Act of March 3, 1865, 13 Stat. 487, 490.
See Roche, The Loss of American Nationality — The Development of Statutory Expatriation, 99 U. of Pa. L. Rev. 25, 60-62. Administratively the phrase "rights of citizenship" was apparently taken to mean "citizenship." See Foreign Relations 1873, H.R. Exec. Doc. No. 1, 43d Cong., 1st Sess., Pt. 1, Vol. II, p. 1187 (view of Secretary of State Fish); H.R. Doc. No. 326, 59th Cong., 2d Sess. 159 (State Department Board); Hearings, before the House Committee on Immigration and Naturalization on H.R. 6127, 76th Cong., 1st Sess. 132-133 (testimony of Richard Flournoy, State Department representative).
Hearings, at 133. But it is not entirely clear, however, that the Congress fully appreciated the fact that Section 401(g) rendered a convicted deserter stateless. In this regard, the following colloquy, which occurred during hearings in 1943 before the House Committee on Immigration and Naturalization between Congressmen Allen and Kearney, members of the Committee, and Edward J. Shaughnessy, then Deputy Commissioner of Immigration, is illuminating: "Mr. ALLEN. If he is convicted [of desertion] by court martial in time of war, he loses his citizenship? "Mr. SHAUGHNESSY. That is correct. "Mr. ALLEN. In other words, that is the same thing as in our civil courts. When one is convicted of a felony and is sent to the penitentiary, one loses his citizenship. "Mr. SHAUGHNESSY. He loses his rights of citizenship. "Mr. KEARNEY. There is a difference between losing citizenship and losing civil rights. "Mr. SHAUGHNESSY. He loses his civil rights, not his citizenship. Here he loses his citizenship. "Mr. ALLEN. He loses his rights derived from citizenship. Page 90 "Mr. SHAUGHNESSY. Yes; it almost amounts to the same thing. It is a technical difference. "Mr. ALLEN. He is still an American citizen, but he has no rights. "Mr. SHAUGHNESSY. No rights of citizenship." Hearings before the House Committee on Immigration and Naturalization on H.R. 2207, 78th Cong., 1st Sess. 2-3. See also id., at 7: "Mr. ELMER. Is it not true that this loss of citizenship for desertion is a State matter and that the Government has nothing to do with it?"
Act of January 20, 1944, 58 Stat. 4.
Though these amendments were added to ameliorate the harshness of the statute, their combined effect produces a result that poses far graver problems than the ones that were sought to be solved. Section 401(g) as amended now gives the military authorities complete discretion to decide who among convicted deserters shall continue to be Americans and who shall be stateless. By deciding whether to issue and execute a dishonorable discharge and whether to allow a deserter to re-enter the armed forces, the military becomes the arbiter of citizenship. And the domain given to it by Congress is not as narrow as might be supposed. Though the crime of desertion is one of the most serious in military law, it is by no means a rare event for a soldier to be convicted of this crime. The elements of desertion are simply absence from duty plus the intention not to return. Into this category falls a great range of conduct, which may be prompted by a variety of motives — fear, laziness, hysteria or any emotional imbalance. The offense may occur not only in combat but also in training camps for draftees in this country. The Solicitor General informed the Court that during World War II, according to Army estimates, approximately 21,000 soldiers and airmen were convicted of desertion and given dishonorable discharges by the sentencing courts-martial and that about 7,000 of these were actually separated from the service and thus rendered stateless when the reviewing authorities refused to remit their dishonorable discharges. Over this group of men, enlarged by whatever the corresponding figures may be for the Navy and Marines, the military has been given the power to grant or withhold citizenship. And the number of youths subject to this power could easily be enlarged simply by expanding the statute to cover crimes other than desertion. For instance, a dishonorable discharge itself might in the future be declared to be sufficient to justify forfeiture of citizenship.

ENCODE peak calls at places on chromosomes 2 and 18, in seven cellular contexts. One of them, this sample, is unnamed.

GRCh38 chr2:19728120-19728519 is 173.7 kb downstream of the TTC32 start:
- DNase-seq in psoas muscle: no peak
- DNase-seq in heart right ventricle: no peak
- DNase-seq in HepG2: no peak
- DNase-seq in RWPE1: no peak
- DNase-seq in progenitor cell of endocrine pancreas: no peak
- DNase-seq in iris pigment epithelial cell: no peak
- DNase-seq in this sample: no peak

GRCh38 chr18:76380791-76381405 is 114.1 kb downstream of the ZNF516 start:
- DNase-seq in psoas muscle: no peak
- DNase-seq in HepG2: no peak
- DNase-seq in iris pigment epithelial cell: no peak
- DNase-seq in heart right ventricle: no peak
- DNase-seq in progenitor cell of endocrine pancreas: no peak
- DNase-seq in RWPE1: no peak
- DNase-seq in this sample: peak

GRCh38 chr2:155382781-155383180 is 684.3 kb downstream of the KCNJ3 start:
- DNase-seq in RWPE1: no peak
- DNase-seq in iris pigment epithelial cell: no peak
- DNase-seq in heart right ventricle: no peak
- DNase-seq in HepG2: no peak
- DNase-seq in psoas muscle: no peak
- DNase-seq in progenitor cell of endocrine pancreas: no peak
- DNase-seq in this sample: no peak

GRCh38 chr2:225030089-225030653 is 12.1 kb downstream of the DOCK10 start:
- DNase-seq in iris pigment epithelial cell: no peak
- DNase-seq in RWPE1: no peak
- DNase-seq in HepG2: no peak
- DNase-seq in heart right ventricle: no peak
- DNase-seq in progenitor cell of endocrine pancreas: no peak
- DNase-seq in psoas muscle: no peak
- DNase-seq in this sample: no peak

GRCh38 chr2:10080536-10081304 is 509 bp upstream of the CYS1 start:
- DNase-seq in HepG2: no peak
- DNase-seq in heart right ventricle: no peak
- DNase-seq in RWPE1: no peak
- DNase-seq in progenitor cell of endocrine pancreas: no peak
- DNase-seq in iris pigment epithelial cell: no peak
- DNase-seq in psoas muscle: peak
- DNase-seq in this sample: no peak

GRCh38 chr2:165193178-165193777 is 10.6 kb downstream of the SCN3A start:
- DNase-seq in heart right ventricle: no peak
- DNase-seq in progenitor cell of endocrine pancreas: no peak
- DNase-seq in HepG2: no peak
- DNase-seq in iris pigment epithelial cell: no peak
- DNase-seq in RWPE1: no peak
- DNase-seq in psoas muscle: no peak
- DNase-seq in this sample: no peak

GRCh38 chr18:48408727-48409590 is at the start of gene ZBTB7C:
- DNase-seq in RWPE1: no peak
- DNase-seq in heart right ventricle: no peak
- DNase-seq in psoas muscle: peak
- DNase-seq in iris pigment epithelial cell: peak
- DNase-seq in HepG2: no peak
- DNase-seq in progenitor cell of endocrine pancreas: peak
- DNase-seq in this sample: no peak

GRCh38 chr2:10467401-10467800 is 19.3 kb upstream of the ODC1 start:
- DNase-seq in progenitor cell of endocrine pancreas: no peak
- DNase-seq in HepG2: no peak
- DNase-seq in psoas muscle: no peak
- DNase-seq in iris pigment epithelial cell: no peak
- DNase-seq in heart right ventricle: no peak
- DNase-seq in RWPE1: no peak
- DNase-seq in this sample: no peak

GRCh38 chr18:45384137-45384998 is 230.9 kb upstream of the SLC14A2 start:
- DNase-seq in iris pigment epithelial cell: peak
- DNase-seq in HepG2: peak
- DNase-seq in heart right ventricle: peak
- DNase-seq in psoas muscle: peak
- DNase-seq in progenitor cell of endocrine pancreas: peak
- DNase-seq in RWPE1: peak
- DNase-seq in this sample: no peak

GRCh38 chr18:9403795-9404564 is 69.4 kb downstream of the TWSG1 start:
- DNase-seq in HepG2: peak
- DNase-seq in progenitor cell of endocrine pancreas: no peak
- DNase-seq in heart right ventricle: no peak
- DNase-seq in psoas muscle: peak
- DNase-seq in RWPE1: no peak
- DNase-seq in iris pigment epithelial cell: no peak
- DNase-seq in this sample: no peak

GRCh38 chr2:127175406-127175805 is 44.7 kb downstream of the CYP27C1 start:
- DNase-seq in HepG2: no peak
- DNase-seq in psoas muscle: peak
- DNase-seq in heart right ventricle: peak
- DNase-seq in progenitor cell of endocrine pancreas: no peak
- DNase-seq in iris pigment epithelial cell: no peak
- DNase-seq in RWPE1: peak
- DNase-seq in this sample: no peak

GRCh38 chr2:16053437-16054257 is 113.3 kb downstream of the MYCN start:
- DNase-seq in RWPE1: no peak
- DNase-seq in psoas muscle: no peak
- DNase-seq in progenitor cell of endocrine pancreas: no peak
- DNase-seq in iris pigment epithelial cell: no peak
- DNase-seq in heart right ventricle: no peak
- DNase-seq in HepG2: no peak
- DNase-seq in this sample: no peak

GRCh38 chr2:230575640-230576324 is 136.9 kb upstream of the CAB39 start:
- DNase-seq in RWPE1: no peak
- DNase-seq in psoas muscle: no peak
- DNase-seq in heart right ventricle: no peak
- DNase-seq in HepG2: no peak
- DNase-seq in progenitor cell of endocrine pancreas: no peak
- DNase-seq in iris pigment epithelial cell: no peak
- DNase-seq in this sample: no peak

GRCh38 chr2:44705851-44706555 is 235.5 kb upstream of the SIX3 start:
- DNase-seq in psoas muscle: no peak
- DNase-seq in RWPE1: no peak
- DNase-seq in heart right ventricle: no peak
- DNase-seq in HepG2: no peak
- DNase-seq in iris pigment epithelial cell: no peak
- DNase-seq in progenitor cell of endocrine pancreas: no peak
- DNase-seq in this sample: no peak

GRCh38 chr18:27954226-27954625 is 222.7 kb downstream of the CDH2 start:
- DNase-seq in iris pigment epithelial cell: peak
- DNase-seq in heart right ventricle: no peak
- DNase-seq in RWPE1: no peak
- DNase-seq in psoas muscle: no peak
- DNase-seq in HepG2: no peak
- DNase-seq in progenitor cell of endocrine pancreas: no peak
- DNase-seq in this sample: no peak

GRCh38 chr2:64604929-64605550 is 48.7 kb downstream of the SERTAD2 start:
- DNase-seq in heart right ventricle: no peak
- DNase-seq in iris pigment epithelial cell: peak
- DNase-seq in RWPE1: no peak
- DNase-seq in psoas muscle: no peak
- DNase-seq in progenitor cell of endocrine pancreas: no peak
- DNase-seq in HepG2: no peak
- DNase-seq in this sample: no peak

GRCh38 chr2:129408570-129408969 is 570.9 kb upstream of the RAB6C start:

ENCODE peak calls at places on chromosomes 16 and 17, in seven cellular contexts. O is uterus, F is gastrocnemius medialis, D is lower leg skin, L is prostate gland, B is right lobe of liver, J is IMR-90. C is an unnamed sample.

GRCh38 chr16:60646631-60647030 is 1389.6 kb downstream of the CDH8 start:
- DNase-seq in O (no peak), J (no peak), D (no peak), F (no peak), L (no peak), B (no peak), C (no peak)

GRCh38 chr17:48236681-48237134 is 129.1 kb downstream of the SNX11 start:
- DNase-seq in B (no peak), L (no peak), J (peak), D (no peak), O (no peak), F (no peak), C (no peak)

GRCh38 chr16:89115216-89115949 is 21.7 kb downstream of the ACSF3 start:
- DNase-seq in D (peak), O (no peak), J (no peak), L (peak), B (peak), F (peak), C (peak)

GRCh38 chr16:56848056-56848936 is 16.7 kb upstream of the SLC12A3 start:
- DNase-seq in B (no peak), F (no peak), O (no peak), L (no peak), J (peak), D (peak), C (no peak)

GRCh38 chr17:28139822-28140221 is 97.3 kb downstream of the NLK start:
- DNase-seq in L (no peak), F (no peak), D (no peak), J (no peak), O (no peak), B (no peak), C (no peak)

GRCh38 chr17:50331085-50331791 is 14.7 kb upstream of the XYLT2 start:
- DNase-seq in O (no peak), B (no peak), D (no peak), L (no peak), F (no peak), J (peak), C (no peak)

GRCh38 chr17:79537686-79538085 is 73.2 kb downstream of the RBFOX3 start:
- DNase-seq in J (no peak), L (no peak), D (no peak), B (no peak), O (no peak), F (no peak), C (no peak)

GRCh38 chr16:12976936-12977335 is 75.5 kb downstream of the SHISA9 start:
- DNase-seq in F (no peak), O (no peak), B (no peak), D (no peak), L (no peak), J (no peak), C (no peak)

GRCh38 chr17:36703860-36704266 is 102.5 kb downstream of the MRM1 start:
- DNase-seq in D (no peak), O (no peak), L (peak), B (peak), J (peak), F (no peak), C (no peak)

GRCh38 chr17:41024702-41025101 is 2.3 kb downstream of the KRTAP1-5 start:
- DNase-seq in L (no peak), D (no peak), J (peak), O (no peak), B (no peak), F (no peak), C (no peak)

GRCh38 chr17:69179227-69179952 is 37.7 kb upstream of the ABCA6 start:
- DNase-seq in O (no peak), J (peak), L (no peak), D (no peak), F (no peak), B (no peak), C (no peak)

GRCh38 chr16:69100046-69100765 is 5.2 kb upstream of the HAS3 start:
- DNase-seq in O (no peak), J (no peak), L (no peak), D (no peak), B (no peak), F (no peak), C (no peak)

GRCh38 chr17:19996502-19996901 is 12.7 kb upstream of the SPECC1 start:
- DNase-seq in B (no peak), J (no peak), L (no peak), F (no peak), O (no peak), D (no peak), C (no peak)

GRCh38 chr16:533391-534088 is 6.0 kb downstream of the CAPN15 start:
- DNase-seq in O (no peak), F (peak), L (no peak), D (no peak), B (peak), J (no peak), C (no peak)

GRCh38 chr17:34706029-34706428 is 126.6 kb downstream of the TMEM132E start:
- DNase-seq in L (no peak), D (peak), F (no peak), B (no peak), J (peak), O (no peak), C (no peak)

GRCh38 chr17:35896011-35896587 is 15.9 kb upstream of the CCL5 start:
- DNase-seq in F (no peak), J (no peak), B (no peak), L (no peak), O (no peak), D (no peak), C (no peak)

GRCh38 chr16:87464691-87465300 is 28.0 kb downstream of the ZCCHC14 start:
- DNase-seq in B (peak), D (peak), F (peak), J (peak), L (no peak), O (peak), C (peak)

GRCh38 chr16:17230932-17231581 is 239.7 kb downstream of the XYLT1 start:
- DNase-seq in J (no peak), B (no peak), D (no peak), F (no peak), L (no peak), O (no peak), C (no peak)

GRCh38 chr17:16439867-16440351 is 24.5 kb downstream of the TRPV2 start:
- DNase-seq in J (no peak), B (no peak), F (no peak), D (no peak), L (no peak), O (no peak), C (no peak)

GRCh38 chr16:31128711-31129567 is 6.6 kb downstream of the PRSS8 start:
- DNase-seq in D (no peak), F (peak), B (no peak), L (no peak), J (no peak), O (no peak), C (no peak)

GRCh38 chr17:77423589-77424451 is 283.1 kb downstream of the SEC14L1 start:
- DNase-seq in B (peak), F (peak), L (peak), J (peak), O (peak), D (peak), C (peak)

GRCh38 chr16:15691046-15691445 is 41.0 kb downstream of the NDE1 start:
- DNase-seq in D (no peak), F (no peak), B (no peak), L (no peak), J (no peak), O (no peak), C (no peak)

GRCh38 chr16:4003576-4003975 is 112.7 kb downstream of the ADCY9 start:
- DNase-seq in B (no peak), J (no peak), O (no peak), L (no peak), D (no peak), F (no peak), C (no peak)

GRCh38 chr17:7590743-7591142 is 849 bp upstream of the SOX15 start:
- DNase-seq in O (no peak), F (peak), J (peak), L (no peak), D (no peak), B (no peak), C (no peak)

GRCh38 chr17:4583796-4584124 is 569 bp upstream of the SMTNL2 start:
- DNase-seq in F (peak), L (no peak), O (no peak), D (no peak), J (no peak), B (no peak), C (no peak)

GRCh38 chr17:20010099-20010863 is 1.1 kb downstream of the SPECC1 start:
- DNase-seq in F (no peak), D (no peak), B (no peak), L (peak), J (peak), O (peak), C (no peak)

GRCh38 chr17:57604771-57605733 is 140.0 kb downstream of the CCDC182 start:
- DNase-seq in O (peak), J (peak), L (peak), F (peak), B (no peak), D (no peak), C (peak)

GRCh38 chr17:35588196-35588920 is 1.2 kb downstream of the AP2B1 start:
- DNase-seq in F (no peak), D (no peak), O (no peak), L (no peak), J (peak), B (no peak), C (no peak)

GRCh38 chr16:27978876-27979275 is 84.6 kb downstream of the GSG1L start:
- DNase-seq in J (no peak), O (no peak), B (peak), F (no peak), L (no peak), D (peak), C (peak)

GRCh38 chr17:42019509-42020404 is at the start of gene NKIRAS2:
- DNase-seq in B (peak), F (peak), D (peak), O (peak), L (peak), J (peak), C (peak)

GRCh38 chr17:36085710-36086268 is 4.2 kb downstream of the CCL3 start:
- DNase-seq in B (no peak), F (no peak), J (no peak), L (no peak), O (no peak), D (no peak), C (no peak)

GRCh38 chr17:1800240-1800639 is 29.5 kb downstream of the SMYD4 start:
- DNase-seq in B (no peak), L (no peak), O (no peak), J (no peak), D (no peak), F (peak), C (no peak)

See S. Rep. No. 382, 78th Cong., 1st Sess. 1, 3; H.R. Rep. No. 302, 78th Cong., 1st Sess. 1; 89 Cong. Rec. 3241, 10135.
Articles of War 58, 41 Stat. 800; Article 85, Uniform Code of Military Justice, 10 U.S.C. (Supp. V) § 885; Winthrop, Military Law and Precedents (2d ed., Reprint 1920), 637.
The Solicitor General stated in his argument that § 401(g) would apply to desertion from such camps.
Three times in the past three years we have been confronted with cases presenting important questions bearing on the proper relationship between civilian and military authority in this country. A statute such as Section 401(g) raises serious issues in this area, but in our view of this case it is unnecessary to deal with those problems. We conclude that the judgment in this case must be reversed for the following reasons.
In Perez v. Brownell, supra, I expressed the principles that I believe govern the constitutional status of United States citizenship. It is my conviction that citizenship is not subject to the general powers of the National Government and therefore cannot be divested in the exercise of those powers. The right may be voluntarily relinquished or abandoned either by express language or by language and conduct that show a renunciation of citizenship.
Under these principles, this petitioner has not lost his citizenship. Desertion in wartime, though it may merit the ultimate penalty, does not necessarily signify allegiance to a foreign state. Section 401(g) is not limited to cases of desertion to the enemy, and there is no such element in this case. This soldier committed a crime for which he should be and was punished, but he did not involve himself in any way with a foreign state. There was no dilution of his allegiance to this country. The fact that the desertion occurred on foreign soil is of no consequence. The Solicitor General acknowledged that forfeiture of citizenship would have occurred if the entire incident had transpired in this country.